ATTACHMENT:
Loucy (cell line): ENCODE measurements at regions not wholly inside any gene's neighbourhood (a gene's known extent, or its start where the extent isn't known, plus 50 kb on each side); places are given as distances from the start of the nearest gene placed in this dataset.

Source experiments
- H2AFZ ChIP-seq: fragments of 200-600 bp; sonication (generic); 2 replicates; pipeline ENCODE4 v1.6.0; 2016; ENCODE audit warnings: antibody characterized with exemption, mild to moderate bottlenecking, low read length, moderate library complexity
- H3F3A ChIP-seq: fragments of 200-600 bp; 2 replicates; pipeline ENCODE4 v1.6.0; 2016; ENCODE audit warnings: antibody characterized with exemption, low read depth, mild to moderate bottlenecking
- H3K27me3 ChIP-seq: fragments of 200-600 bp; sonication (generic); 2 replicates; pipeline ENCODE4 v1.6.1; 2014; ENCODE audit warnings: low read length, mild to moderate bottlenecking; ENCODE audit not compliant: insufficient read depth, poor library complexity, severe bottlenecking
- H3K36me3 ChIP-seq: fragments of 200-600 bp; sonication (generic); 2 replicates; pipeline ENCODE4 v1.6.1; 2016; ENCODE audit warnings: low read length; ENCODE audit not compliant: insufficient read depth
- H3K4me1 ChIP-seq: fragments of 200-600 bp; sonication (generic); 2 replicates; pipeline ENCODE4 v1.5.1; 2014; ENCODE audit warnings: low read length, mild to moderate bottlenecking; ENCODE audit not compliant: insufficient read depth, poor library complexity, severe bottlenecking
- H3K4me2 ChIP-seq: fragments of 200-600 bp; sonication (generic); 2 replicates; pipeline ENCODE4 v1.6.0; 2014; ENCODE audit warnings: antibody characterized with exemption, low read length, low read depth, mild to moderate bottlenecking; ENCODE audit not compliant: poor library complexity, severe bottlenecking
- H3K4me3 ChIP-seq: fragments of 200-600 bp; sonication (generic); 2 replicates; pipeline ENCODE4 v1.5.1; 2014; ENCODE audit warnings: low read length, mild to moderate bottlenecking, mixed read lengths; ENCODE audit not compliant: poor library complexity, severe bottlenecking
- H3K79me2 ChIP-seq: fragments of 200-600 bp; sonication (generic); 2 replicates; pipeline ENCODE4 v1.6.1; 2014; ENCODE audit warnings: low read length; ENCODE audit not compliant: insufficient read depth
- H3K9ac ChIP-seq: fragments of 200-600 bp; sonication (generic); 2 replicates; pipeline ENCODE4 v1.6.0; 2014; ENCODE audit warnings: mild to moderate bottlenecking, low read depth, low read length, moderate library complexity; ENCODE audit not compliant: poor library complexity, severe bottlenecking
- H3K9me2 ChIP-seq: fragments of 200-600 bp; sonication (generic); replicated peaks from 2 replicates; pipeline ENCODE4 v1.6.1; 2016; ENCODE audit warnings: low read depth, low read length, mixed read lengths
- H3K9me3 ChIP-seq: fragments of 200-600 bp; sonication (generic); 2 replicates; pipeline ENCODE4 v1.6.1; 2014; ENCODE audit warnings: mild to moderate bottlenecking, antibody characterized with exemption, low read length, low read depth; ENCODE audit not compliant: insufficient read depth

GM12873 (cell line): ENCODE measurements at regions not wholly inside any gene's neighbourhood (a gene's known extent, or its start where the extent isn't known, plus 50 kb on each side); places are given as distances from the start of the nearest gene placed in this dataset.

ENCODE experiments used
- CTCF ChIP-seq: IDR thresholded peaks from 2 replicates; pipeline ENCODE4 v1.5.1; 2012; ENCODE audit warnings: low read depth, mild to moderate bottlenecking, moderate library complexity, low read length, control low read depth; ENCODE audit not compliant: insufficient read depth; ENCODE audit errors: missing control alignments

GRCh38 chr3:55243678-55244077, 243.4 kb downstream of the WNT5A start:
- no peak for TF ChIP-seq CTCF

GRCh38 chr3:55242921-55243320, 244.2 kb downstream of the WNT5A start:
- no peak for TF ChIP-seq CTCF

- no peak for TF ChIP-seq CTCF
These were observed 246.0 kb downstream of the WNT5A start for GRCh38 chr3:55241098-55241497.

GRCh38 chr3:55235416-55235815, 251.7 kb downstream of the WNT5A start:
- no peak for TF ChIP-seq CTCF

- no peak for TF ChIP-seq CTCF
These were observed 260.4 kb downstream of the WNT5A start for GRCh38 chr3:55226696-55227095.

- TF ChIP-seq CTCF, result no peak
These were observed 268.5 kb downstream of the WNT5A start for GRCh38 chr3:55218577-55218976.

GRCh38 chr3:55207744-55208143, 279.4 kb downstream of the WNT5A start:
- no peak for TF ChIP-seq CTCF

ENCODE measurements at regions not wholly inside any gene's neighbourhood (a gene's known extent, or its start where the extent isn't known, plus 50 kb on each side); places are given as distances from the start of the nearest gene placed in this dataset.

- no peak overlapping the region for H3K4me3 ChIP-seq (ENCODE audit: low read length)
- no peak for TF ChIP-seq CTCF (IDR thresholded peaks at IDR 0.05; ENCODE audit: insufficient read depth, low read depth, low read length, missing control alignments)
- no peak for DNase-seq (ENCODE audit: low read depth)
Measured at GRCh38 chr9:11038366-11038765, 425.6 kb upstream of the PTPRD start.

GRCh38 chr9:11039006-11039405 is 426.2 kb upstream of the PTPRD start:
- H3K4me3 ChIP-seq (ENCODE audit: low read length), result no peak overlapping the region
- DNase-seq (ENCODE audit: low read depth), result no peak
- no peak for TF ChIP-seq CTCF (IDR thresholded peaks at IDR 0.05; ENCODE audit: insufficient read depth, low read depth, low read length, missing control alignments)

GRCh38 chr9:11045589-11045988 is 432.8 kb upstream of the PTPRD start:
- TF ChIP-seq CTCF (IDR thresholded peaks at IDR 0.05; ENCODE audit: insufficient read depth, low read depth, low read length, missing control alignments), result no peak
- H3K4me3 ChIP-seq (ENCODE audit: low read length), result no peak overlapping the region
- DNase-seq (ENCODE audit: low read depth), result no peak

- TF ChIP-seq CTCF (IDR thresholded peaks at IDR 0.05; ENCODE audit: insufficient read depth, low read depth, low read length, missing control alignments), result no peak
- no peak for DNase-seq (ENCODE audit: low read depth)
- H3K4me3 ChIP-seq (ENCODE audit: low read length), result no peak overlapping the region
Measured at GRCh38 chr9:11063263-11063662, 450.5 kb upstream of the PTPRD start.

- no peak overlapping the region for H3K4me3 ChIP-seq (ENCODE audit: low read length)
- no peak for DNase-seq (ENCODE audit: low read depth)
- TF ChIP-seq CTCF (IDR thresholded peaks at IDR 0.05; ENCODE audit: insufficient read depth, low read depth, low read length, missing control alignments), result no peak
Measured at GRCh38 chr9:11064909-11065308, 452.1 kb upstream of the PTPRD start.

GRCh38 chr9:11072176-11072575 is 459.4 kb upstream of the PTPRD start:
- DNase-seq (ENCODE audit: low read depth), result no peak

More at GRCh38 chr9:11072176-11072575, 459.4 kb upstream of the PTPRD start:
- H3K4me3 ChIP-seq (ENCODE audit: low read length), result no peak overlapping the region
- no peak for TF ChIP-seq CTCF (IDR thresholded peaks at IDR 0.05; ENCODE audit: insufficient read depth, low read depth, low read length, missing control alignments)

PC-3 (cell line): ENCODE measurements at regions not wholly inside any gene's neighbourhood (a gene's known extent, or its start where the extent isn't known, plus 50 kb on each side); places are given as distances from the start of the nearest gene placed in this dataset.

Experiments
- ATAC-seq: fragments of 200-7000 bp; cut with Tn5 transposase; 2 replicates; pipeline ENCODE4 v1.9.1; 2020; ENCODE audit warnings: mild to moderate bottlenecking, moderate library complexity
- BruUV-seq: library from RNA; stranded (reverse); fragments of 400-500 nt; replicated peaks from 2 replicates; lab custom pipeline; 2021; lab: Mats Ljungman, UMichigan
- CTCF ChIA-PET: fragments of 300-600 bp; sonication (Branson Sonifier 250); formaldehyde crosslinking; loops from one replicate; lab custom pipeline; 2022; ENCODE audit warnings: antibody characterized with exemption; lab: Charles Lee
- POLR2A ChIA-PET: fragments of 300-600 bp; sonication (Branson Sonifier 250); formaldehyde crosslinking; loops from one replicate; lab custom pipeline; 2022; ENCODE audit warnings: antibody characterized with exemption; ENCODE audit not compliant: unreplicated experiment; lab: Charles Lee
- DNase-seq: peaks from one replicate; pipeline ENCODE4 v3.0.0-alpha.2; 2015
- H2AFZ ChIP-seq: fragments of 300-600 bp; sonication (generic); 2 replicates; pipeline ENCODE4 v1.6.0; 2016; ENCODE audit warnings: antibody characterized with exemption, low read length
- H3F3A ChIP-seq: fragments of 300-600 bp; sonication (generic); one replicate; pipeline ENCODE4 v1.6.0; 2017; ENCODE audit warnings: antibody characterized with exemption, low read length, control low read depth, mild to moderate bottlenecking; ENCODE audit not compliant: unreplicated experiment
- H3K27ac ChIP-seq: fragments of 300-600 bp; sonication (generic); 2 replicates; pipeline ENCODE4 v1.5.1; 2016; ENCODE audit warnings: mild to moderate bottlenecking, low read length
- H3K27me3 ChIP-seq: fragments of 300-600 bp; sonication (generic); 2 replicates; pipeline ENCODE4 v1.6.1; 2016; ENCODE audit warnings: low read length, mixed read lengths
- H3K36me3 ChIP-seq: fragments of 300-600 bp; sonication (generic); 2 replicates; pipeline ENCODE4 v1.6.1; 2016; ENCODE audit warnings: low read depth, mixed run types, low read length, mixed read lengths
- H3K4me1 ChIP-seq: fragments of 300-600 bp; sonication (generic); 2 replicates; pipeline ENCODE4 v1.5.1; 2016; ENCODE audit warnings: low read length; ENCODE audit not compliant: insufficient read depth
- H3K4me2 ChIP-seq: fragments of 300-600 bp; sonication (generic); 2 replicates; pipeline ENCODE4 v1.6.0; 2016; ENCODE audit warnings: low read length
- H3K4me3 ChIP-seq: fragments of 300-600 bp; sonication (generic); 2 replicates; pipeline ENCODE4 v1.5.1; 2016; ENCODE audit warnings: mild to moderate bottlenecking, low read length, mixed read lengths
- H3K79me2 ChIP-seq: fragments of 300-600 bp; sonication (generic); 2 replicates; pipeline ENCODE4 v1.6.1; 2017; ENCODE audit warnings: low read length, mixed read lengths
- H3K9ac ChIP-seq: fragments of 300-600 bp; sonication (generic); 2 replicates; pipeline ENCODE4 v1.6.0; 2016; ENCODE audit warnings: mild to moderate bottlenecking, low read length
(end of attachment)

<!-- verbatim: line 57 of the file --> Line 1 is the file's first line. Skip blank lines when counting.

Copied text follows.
PC-3 (cell line): ENCODE measurements at regions not wholly inside any gene's neighbourhood (a gene's known extent, or its start where the extent isn't known, plus 50 kb on each side); places are given as distances from the start of the nearest gene placed in this dataset.